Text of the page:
Any requirement that employers cover the cost of testing likely will come from the Connecticut Department of Labor, which is expected to release detailed guidance soon. 

Employers may have to cover testing costs if subject to bargaining agreements or state labor laws.

The U.S. Department of Labor has said in the past that an employer does need to pay employees for the time it takes to take a test that the employer requires. 

Faisello said it is especially important to keep this in mind for employers with employees that work for or around the minimum wage. For example, a mandated test cost could put their earnings below minimum wage for the week. 

It is important to note an employer can pay employees at different rates to get tested, which includes minimum wage. 

If the state mandate gives any insight, the state pays for a certain number of tests, but after that employees are on their own.

Must Employers Cover Recovery from Vaccine Side Effects?

The ETS provides that an employer must provide reasonable time and paid sick leave for an employee’s recovery from side effects experienced following any primary vaccination dose. 

If an employee already has accrued paid sick leave, an employer may require the employee to use that paid sick leave when recovering from vaccine side effects. 

If an employer does not specify between different types of leave (i.e., provides general PTO), they may require employees to use that leave.

However, if an employer provides different types of leave, such as vacation, sick, and personal, the employer may only require employees to use their sick leave.

An employer must provide reasonable time and paid leave for an employee’s recovery from vaccine side effects.

Employers may not require employees to borrow against future, unaccrued sick leave, nor may they require an employee to accrue “negative” amounts of sick leave.

If the employee does not have accrued sick leave, paid leave must be provided for this purpose.

The ETS does not specify exactly how much time must be provided, but the emergency rule’s preamble notes that OSHA will presume that two days paid sick leave is reasonable and compliant. 

An employer is not expected to account for the unlikely possibility of the vaccine causing a prolonged illness. In this scenario, additional time off would likely be job protected, but not paid. 

Other state or federal laws, such as FMLA or the ADA, might come into play for lengthy or serious illnesses, however that is unlikely.

Does the ETS Apply to Seasonal Businesses? 

If temporary or seasonal workers are directly employed by an employer, they must be counted when determining the 100 employee threshold, and also for compliance purposes. 

A business with 100 employees when the ETS took effect Nov. 5 is required to comply for the duration of the ETS.

If temporary or seasonal workers are directly employed, they must be counted when determining the 100 employee threshold.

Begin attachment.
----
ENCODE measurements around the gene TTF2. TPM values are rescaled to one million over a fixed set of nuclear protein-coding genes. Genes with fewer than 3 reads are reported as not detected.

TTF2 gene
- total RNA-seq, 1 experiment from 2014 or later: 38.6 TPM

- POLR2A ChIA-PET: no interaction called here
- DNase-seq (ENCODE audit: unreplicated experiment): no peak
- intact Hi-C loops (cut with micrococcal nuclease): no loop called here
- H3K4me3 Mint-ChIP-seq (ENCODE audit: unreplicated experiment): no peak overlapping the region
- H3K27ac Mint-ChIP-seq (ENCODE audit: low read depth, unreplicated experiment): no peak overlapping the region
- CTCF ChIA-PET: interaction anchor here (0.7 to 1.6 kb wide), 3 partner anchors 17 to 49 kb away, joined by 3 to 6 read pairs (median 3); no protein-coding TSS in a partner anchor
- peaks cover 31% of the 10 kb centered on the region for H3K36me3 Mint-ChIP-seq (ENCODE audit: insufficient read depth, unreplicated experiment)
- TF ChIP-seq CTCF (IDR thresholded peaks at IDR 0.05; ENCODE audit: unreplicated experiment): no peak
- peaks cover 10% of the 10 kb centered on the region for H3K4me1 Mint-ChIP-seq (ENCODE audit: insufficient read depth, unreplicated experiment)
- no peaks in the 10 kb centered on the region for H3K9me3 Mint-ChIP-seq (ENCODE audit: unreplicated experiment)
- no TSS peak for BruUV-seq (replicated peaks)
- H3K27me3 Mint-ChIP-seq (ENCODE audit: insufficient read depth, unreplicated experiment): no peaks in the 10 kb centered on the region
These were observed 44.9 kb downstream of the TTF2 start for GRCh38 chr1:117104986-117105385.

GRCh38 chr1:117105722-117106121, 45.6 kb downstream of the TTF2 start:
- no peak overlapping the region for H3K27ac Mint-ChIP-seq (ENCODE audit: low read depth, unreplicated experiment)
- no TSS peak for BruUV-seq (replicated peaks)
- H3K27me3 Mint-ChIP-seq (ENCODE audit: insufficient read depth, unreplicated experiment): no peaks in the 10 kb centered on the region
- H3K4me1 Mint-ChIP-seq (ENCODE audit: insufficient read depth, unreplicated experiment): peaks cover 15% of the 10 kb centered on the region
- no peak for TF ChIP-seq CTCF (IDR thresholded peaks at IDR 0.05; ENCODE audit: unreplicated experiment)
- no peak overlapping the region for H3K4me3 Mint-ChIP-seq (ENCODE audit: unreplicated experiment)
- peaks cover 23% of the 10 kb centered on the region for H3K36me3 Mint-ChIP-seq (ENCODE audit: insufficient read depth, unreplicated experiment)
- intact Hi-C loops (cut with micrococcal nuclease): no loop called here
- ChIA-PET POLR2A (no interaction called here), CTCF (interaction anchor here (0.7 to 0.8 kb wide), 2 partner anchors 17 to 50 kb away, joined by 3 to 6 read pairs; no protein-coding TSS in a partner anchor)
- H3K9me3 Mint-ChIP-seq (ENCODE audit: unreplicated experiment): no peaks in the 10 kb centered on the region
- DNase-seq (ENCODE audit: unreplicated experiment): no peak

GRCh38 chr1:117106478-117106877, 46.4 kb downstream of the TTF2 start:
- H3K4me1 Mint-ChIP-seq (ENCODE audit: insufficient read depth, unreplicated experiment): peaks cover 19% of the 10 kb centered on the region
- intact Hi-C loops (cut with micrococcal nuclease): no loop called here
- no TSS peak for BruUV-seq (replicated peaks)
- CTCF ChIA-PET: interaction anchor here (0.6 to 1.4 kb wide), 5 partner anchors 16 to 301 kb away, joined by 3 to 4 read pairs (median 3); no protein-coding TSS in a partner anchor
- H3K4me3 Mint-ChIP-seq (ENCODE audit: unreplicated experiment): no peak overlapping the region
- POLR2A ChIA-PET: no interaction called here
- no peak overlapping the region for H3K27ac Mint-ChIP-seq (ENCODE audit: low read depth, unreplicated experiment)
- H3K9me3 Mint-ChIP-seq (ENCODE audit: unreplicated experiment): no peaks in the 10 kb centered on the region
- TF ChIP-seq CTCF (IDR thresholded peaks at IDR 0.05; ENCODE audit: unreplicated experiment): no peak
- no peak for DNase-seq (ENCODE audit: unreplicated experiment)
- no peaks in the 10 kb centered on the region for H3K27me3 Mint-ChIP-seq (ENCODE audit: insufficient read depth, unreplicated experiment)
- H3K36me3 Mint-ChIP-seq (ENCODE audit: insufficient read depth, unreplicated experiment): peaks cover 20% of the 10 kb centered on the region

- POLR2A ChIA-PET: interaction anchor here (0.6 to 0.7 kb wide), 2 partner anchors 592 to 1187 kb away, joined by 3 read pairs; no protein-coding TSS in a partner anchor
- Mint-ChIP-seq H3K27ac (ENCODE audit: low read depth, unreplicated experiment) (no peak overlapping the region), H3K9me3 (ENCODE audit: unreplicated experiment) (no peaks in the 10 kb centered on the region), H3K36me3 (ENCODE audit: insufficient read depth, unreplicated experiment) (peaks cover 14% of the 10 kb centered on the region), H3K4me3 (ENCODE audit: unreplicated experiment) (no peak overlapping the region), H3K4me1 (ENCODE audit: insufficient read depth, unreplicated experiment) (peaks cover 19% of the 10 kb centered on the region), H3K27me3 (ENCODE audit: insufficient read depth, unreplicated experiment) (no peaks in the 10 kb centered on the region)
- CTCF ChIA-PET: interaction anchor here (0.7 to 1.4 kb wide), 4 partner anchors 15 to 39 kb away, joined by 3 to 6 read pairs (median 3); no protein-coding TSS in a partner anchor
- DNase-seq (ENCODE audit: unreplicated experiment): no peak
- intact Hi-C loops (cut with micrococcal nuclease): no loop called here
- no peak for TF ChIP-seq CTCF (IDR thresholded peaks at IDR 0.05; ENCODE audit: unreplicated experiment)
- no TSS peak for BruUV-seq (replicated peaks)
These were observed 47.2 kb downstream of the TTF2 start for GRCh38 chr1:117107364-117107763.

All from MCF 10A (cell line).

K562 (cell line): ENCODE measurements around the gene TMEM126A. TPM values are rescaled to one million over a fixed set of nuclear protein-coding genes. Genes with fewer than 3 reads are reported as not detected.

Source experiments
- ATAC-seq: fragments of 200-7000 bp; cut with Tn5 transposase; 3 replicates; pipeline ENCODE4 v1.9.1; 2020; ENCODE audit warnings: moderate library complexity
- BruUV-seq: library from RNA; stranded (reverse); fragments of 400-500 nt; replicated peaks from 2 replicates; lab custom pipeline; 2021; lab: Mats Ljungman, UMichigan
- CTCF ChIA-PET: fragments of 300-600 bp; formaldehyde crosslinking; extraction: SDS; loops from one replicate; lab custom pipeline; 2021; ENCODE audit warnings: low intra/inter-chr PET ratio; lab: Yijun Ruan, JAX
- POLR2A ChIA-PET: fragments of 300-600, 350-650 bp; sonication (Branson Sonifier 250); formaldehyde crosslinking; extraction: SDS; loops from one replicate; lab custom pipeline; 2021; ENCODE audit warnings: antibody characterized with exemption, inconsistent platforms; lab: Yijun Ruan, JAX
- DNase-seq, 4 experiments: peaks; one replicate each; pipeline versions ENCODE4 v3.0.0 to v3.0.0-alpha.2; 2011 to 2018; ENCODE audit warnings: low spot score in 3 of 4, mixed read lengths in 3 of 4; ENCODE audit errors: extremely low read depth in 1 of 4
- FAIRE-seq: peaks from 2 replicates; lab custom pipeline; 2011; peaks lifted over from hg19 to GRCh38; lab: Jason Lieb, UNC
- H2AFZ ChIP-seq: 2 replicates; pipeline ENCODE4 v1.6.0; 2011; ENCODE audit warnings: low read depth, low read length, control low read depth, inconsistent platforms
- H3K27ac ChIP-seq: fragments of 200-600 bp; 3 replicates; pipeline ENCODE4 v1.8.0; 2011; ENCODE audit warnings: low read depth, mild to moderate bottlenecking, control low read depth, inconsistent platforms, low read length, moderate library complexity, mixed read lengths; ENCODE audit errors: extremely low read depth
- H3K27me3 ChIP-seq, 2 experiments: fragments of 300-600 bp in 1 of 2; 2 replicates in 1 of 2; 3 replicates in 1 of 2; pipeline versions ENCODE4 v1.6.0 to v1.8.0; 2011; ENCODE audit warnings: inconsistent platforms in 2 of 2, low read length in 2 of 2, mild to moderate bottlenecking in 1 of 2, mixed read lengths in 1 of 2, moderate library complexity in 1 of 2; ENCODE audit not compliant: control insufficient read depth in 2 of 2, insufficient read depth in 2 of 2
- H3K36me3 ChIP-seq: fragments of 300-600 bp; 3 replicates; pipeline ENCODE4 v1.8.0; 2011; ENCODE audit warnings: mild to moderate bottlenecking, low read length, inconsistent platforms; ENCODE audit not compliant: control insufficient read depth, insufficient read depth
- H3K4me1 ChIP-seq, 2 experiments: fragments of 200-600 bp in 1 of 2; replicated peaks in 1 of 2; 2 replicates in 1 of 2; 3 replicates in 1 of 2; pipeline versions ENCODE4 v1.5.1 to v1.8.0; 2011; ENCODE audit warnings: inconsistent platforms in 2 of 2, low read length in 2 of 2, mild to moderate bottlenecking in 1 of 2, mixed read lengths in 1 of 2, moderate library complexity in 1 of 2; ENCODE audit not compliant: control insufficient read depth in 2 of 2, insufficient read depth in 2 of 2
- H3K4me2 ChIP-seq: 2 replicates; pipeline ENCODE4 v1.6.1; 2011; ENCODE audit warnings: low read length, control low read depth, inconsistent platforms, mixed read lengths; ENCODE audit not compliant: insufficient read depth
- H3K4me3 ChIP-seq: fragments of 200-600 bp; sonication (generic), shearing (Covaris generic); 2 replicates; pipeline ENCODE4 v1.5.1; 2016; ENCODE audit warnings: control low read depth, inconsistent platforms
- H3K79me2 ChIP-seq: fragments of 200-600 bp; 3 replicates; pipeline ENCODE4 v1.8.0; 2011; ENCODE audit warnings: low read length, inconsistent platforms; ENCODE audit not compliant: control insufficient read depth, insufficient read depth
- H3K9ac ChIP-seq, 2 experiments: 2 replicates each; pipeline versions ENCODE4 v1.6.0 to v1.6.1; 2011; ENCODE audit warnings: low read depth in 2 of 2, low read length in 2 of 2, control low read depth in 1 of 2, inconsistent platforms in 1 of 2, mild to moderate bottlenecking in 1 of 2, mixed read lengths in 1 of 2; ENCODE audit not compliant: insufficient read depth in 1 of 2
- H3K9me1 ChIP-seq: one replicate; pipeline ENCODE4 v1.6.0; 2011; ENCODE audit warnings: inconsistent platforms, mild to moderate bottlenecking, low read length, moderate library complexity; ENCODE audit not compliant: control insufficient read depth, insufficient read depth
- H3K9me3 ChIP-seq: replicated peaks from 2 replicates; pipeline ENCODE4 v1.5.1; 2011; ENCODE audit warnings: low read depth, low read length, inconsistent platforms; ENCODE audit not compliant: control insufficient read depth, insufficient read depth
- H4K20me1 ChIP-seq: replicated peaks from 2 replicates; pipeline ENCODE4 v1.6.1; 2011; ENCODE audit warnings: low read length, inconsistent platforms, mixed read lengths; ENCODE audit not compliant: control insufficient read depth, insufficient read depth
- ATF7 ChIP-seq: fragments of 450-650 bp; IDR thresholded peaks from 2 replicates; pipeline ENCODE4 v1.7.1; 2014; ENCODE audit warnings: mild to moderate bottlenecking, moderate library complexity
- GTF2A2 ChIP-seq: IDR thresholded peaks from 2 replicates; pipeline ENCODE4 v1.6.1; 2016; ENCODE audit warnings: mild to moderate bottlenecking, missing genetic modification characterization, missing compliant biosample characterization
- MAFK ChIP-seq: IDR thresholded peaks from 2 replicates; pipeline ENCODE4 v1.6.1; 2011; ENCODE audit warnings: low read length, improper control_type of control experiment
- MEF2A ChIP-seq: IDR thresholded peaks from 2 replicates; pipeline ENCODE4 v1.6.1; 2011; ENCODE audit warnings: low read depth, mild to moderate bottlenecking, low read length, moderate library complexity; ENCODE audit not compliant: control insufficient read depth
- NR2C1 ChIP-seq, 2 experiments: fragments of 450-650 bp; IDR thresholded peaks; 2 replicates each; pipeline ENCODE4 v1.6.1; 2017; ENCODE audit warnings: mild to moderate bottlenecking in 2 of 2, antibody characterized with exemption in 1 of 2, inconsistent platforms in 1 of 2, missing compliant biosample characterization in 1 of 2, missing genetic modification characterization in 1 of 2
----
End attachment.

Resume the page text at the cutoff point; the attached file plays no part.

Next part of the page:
An employer with less than 100 employees on Nov. 5 is not required to mandate vaccinations or testing unless and until they reach 100 employees while the ETS is still in effect. 

A golf course, for example, that did not have 100 employees Nov. 5, but hits the 100 employee mark May 1, is then subject to the ETS. 

What Defines a Fully Outdoor Employee?

Under the ETS, an employee must work outdoors on all days to be considered a fully outdoor employee and therefore exempt from the vaccination or testing mandate.

It is a tough standard to meet.

One example of an outdoor employee is someone who works outdoors during their shift, and only comes inside to use a restroom with more than one stall. 

An employee must work outdoors on all days to be exempt from the mandate.

An employee must not routinely occupy vehicles with other employees as part of work duties, including not driving to worksites together.

If there are regular, even brief meetings indoors, the person is not considered a fully outdoor employee. 

Farisello said even employees on a construction site, with a brief morning huddle indoors, may not necessarily meet the standard. 

Can an Employer Ask If a Job Applicant Is Vaccinated?

Yes, employers can ask job candidates their vaccination status, although it may not always be wise. 

Normally the Americans with Disabilities Act prohibits making a disability-related inquiry before a job seeker is offered employment.

The Equal Employment Opportunity Commission has made clear that simply asking an employee’s vaccination status does not violate that prohibition. 

Simply asking an employee’s vaccination status does not violate the ADA.

Farisello recommends employers provide information through the posting or during the interview process that the company mandates vaccinations. 

As far as the job offer itself, it is best to include in the offer letter that it is contingent on getting vaccinated, unless the candidate has a medical or religious exception. 

Mokriski and Farisello caution that new developments related to the federal mandates surface on a near daily basis. Some advice featured here may be subject to change based on new information or guidance.

For more information, contact CBIA’s Diane Mokriski at the HR Hotline (860.244.1900) | @HRHotline.